And while the rhetoric has soared on all sides, it remains to be seen if Syria will indeed challenge Israel or if it will retain its bluster, an act which will simply invite Bibi to launch ever more offensive sorties until one day something finally does snap. Read More
German Foreign Minister Guido Westerwelle on Monday urged Italy to continue on its reform path despite the surprise announcement by Prime Minister Mario Monti over the weekend that he would step down from office once the budget bill had been passed by parliament.
“Italy must not pause after two thirds of the reform process,”Westerwelle told the internet media Spiegel Online. “This would not only bring Italy into new turbulence but all of Europe as well.”Monti announced his intention to resign after the PDL party of former prime minister Silvio Berlusconi withdrew its parliamentary support for his technocrat government. Berlusconi declared over the weekend that he would run for office again next year.
Iran claimed on Tuesday that it has captured an unmanned US drone after the aircraft entered Iranian airspace, underscoring the increasing tensions between the two countries.
Rear Admiral Ali Fadavi, commander of the Revolutionary Guards marine forces, told state media on Tuesday that the drone, which was “patrolling Persian Gulf in recent days to conduct reconnaissance operations and collect information was captured and brought down immediately . . . after it had entered Iran’s territory”.
He told the semi-official Fars news agency, which is close to the Revolutionary Guards, that the drone was a ScanEagle, which are usually launched from large warships. Iran’s state television said the US had a “network of drones” in the Gulf region.
A US navy spokesman told the Associated Press that there were no US drones missing in the Middle East. Read More
AKCAKALE, Turkey, Oct 3 (Reuters) – A mortar bomb fired from Syria landed in a residential district of the southeastern Turkish town of Akcakale on Wednesday, killing a woman and four children from the same family and wounding at least eight other people.
A cloud of dust and smoke rose up over low-rise buildings as residents ran to help the wounded. Others, infuriated by the increasing spillover of violence from Syria’s civil war, took to the streets shouting protests against the local authorities.
Foreign Minister Ahmet Davutoglu phoned U.N. Secretary General Ban Ki-moon to brief him about the incident and also spoke with senior military officials and Syria crisis mediator Lakhdar Brahimi, his ministry said in a statement.
Davutoglu signalled over the weekend that Turkey would take action if there was a repeat of a mortar strike which damaged homes and workplaces in Akcakale last Friday. Read More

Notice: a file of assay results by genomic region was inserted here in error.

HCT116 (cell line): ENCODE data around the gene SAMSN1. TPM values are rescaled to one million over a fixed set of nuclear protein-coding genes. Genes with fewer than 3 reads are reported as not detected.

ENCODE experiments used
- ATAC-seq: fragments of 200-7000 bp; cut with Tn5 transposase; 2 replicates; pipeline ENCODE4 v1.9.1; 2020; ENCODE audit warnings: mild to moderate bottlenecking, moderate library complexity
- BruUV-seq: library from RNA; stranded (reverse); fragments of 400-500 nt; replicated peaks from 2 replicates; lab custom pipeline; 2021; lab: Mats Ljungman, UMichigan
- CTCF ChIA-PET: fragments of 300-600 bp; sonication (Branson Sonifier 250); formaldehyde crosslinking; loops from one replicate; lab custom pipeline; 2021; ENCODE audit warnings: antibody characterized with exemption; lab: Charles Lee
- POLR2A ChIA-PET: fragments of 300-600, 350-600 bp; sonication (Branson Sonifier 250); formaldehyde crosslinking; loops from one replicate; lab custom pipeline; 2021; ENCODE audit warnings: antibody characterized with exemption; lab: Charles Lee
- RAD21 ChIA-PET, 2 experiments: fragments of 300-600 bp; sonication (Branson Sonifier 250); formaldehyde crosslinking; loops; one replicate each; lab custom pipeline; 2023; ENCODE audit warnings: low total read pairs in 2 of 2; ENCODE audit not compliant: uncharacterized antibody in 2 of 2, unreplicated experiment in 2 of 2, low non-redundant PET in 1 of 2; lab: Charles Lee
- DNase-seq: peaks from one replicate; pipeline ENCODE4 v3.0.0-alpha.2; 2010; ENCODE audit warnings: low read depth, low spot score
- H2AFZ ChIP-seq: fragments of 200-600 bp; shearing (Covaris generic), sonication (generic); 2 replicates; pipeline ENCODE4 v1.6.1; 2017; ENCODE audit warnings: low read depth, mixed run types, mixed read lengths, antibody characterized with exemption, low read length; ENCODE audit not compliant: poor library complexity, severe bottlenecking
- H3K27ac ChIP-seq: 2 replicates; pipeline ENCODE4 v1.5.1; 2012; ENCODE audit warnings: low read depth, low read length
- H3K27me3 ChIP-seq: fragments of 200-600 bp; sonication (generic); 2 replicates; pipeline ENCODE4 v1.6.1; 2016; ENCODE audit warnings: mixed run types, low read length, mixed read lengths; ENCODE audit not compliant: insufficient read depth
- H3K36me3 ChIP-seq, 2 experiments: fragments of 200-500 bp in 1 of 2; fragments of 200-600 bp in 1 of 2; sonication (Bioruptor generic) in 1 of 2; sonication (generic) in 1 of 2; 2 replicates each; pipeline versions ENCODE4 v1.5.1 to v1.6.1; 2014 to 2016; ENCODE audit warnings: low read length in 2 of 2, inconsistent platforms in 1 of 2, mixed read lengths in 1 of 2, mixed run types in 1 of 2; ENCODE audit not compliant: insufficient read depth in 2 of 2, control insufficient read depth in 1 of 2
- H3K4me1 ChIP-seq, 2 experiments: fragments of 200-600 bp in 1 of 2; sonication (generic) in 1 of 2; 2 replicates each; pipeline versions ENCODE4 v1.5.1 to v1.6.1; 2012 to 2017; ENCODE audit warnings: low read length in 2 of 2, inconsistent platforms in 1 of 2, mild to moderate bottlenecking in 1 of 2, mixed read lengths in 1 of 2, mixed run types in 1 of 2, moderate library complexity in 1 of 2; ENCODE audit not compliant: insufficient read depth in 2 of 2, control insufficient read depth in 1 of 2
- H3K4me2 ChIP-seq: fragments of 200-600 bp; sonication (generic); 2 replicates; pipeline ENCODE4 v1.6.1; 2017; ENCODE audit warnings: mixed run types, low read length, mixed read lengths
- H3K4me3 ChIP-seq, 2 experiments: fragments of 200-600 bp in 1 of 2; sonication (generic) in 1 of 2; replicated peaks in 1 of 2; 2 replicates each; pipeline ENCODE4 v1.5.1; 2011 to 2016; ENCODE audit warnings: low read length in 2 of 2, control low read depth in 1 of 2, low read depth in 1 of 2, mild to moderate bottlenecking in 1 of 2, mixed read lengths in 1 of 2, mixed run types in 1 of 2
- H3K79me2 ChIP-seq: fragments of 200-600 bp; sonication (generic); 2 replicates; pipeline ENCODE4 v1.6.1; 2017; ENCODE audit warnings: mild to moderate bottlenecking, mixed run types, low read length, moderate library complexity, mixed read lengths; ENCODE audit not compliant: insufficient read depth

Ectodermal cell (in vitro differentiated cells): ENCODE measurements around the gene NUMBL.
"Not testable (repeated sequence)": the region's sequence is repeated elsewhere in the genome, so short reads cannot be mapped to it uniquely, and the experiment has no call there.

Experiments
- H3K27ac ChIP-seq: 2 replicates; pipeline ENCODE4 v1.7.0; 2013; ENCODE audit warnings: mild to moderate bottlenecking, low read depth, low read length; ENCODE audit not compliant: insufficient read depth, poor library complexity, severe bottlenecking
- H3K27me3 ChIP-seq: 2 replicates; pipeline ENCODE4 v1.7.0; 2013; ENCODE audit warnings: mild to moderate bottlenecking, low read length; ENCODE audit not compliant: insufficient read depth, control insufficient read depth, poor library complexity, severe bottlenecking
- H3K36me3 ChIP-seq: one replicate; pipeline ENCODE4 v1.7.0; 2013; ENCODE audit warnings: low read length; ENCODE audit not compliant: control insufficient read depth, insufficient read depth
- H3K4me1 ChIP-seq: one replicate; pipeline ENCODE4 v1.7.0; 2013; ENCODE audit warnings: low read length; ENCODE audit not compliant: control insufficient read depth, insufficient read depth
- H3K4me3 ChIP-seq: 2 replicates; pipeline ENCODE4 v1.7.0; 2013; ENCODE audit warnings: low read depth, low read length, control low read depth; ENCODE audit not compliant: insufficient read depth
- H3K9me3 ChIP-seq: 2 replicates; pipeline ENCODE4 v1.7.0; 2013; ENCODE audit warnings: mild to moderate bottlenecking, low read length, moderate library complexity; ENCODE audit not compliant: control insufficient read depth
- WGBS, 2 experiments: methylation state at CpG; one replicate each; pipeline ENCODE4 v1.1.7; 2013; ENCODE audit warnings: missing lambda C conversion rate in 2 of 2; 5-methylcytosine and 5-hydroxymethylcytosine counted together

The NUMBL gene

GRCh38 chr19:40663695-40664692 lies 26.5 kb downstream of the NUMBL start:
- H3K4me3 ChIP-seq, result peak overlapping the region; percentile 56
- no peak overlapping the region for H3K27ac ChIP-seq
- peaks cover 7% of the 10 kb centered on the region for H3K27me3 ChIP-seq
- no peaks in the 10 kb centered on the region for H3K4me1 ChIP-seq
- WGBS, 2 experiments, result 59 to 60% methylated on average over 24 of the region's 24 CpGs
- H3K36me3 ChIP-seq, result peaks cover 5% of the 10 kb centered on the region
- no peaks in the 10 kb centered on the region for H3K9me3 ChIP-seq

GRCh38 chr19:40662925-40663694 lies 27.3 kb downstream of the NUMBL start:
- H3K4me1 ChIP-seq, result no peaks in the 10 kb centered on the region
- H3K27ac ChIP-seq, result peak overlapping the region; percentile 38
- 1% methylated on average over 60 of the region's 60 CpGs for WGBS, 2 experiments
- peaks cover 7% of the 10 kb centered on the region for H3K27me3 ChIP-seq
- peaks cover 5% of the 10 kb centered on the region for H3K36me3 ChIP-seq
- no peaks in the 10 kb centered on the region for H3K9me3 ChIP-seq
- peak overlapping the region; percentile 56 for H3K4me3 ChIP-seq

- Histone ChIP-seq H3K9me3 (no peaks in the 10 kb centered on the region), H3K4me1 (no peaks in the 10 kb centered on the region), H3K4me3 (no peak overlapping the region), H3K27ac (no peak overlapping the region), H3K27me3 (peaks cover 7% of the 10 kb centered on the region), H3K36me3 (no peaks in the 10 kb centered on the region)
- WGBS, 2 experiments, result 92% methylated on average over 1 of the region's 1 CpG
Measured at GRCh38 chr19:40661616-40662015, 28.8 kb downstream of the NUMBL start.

French President Francois Hollande said on Tuesday that a Greek request for a two-year extension to its fiscal adjustment period could be granted if the country’s foreign creditors issue a positive report on Athens’s attempted economic overhaul, while German Finance Minister Wolfgang Schaeuble struck a sterner tone, noting that the priority was for Greece to implement promised reforms.
In a welcome lift for Greece, Hollande repeated an earlier-stated conviction that the two-year extension sought by Athens for the implementation of austerity measures could be granted as long as this does not oblige eurozone countries to shell out more loans.
In a joint press conference with Italian Prime Minister Mario Monti in Rome, Hollande said the green light for an extension would depend on a positive report. “Then, without giving any more money, we can reimplement the program and keep Greece in the eurozone,” he said.
The mood in Berlin was more skeptical. Stournaras set out Greece’s positions to Schaeuble, presenting the government’s draft proposal for 11.5 billion euros in cuts for 2013 and 2014. “Most important is that Greece fully implement its obligations. Finance Minister Schaeuble pointed this out to his colleague once again,” the German Finance Ministry said, adding that a report by Greece’s “troika” of foreign lenders — the European Commission, European Central Bank and International Monetary Fund — was due in October. Stournaras and Schaeuble reportedly discussed Greek efforts to hammer out a new austerity package, the impact of an ever-deepening recession and the request for a two-year extension.
Stournaras, who also met with German Foreign Minister Guido Westerwelle, has reportedly set up a working group to conduct a study into the viability of Greece’s debt. Read More